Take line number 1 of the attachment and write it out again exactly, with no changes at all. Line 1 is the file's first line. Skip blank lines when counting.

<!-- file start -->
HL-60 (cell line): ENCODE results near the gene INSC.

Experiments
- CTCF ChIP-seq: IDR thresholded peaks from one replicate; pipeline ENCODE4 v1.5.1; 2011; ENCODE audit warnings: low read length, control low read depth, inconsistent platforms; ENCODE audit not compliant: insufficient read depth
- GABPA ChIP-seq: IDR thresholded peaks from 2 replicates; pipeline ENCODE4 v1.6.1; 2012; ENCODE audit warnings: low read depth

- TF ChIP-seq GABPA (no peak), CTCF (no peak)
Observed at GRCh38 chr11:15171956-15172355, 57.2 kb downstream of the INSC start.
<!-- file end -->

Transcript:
HL-60 (cell line): ENCODE results near the gene INSC.